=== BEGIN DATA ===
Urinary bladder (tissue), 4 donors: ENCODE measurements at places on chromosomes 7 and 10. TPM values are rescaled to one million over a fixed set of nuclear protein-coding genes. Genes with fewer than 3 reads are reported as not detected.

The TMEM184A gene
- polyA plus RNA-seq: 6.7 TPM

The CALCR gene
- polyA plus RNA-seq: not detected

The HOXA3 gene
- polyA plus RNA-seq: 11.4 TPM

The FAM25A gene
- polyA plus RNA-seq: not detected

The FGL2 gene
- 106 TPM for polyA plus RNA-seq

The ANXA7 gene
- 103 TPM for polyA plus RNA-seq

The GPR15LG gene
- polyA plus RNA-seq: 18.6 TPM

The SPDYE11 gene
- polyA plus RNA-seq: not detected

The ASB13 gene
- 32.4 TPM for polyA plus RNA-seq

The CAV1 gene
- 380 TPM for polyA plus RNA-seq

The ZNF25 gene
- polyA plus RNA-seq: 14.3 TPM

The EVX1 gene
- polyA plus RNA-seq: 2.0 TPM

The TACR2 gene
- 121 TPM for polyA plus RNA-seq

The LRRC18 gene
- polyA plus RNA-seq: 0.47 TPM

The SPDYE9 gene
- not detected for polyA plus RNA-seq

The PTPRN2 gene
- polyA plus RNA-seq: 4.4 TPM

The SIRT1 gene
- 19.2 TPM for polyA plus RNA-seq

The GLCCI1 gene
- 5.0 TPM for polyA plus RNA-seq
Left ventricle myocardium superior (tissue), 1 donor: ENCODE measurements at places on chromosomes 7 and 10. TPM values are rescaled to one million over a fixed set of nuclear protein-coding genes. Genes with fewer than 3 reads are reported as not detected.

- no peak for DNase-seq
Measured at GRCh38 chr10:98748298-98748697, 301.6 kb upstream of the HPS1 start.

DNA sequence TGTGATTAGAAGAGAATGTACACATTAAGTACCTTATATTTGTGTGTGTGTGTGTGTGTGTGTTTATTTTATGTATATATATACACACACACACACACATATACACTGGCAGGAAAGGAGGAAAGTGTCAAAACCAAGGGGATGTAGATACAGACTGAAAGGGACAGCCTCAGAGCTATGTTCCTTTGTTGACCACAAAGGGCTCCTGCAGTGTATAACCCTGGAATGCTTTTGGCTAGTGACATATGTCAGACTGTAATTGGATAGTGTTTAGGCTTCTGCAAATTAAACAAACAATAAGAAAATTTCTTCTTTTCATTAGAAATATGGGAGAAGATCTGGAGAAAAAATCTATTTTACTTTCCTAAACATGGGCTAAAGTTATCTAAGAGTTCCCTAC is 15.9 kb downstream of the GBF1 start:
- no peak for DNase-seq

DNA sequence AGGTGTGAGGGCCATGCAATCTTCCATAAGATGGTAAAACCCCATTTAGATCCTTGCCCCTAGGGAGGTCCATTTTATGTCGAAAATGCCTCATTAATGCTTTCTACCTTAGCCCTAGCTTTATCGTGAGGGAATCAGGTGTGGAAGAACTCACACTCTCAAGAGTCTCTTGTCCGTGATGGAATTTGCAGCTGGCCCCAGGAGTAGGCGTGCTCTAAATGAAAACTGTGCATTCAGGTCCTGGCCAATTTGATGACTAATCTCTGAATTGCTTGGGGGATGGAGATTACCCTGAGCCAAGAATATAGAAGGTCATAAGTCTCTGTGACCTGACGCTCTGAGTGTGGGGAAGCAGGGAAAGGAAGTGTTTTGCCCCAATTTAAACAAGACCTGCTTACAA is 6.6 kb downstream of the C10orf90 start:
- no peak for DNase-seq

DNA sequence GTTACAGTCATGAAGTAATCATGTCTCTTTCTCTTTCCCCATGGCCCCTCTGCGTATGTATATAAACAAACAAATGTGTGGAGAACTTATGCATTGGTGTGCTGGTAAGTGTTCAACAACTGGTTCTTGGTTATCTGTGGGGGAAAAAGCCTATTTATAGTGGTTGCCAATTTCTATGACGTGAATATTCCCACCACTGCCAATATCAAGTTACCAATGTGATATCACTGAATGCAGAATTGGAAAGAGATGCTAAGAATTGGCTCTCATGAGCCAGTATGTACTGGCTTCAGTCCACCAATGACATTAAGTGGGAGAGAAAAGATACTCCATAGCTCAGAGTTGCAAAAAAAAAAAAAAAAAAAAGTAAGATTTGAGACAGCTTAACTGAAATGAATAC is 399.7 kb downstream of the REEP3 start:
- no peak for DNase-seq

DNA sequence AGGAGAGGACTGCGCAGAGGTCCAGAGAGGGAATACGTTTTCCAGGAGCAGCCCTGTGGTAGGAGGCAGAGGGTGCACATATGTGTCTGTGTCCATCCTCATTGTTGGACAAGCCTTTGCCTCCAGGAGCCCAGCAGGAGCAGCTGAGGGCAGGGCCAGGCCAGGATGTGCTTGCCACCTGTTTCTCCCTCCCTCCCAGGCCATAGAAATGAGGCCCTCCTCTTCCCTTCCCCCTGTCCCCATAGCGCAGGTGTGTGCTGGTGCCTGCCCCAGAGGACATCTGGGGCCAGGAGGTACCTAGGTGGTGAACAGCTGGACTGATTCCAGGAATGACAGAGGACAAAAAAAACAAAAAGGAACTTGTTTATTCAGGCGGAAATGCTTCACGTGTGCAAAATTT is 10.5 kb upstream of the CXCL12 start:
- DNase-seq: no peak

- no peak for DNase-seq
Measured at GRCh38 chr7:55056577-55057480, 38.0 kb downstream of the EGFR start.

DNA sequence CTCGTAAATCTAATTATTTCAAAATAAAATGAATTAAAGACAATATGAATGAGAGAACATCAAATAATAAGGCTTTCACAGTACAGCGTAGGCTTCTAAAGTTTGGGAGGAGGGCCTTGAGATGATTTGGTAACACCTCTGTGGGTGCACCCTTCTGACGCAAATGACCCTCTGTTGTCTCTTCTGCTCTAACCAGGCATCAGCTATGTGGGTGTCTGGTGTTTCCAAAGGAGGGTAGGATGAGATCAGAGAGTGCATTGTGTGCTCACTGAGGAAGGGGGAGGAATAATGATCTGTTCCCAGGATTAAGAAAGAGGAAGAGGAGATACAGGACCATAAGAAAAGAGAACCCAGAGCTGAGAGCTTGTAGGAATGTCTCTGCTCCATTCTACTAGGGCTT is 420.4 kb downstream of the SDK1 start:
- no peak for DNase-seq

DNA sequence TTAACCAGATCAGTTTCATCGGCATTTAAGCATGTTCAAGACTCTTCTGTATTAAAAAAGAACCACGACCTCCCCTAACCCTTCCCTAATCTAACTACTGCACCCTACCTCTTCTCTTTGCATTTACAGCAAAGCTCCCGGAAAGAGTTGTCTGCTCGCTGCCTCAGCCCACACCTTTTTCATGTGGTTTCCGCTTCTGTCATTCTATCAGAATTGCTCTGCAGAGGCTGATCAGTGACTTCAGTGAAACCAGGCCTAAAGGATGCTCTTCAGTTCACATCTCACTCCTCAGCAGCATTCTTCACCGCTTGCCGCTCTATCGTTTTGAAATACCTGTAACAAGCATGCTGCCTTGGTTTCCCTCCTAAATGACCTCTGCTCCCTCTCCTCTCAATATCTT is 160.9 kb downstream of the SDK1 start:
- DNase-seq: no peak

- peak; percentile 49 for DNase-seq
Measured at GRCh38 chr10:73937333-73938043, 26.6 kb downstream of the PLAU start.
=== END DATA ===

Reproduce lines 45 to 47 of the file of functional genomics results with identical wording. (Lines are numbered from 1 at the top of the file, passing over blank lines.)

DNA sequence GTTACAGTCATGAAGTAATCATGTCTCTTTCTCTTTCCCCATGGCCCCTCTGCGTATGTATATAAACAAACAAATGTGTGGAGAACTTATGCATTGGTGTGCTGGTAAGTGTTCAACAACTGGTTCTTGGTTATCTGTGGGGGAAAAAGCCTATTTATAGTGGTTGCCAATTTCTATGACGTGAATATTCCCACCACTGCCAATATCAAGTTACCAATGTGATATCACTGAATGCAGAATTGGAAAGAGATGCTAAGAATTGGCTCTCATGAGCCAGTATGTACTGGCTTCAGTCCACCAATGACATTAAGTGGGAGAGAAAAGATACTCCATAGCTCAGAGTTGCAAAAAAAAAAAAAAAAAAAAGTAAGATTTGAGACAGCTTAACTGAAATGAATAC is 399.7 kb downstream of the REEP3 start:
- no peak for DNase-seq

DNA sequence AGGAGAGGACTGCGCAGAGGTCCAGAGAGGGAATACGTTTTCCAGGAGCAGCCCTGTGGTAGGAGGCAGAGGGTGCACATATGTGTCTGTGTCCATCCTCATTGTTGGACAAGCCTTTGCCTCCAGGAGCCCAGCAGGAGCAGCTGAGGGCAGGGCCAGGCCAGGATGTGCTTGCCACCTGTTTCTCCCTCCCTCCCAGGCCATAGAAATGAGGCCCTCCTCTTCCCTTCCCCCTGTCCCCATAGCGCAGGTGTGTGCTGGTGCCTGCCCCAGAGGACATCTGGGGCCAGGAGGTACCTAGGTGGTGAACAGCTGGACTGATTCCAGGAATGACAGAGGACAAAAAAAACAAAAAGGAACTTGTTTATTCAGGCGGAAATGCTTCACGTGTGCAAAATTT is 10.5 kb upstream of the CXCL12 start: